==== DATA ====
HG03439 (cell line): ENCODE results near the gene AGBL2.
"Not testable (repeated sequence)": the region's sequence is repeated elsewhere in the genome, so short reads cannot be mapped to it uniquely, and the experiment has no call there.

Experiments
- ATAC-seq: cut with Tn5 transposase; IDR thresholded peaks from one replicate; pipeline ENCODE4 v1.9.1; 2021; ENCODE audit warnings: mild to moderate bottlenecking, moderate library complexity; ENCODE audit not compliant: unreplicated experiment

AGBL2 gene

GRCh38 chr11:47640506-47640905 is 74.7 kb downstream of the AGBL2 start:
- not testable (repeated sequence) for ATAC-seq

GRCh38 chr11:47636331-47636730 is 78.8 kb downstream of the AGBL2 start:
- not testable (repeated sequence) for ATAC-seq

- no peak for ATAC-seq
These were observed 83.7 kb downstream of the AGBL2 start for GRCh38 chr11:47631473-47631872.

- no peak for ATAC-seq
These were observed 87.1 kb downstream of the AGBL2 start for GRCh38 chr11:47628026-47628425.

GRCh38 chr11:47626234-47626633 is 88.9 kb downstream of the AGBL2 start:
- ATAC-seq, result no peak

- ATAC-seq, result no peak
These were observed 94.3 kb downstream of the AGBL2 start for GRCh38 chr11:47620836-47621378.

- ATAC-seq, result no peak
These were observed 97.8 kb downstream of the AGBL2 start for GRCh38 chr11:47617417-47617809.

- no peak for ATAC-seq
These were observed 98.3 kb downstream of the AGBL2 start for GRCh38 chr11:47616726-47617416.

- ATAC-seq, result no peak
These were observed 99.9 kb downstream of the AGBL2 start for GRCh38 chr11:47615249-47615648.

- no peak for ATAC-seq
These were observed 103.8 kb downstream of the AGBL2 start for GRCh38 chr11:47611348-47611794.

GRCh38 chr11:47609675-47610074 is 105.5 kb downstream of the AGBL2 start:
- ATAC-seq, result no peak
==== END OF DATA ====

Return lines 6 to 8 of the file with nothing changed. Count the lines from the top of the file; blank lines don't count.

GRCh38 chr11:47640506-47640905 is 74.7 kb downstream of the AGBL2 start:
- not testable (repeated sequence) for ATAC-seq

GRCh38 chr11:47636331-47636730 is 78.8 kb downstream of the AGBL2 start: